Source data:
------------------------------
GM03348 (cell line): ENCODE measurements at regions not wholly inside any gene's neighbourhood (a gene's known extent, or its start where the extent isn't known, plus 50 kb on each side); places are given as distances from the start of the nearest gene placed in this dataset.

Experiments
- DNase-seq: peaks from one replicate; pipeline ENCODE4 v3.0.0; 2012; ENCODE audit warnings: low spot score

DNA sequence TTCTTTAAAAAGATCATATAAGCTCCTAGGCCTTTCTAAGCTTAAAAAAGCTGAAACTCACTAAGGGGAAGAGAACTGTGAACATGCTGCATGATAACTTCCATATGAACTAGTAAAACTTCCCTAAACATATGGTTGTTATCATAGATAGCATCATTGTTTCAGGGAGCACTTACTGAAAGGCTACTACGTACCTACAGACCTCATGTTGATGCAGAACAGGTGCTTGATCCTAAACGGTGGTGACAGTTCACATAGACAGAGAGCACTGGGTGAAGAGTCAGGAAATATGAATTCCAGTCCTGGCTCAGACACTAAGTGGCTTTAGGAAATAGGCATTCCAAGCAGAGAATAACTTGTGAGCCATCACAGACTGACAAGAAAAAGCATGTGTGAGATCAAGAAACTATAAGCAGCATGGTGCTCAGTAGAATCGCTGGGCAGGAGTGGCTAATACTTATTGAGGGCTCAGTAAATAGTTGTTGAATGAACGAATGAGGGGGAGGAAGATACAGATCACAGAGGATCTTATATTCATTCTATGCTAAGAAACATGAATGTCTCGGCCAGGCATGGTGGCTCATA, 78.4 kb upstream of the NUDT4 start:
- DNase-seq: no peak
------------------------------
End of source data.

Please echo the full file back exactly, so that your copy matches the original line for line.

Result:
GM03348 (cell line): ENCODE measurements at regions not wholly inside any gene's neighbourhood (a gene's known extent, or its start where the extent isn't known, plus 50 kb on each side); places are given as distances from the start of the nearest gene placed in this dataset.

Experiments
- DNase-seq: peaks from one replicate; pipeline ENCODE4 v3.0.0; 2012; ENCODE audit warnings: low spot score

DNA sequence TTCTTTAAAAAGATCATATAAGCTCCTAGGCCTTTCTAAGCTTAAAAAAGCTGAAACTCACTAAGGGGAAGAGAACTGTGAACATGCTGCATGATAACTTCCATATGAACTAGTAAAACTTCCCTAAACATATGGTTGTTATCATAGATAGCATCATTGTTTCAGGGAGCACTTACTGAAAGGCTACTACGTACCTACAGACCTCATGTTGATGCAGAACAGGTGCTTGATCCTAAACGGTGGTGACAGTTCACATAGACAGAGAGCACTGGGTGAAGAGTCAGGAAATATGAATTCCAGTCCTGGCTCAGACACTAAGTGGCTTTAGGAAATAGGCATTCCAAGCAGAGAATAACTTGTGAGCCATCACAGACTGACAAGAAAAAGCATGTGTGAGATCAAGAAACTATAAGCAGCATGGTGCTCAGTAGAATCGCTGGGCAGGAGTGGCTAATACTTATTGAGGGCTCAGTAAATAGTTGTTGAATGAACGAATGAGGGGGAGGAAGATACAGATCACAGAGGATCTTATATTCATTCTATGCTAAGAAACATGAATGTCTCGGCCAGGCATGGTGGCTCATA, 78.4 kb upstream of the NUDT4 start:
- DNase-seq: no peak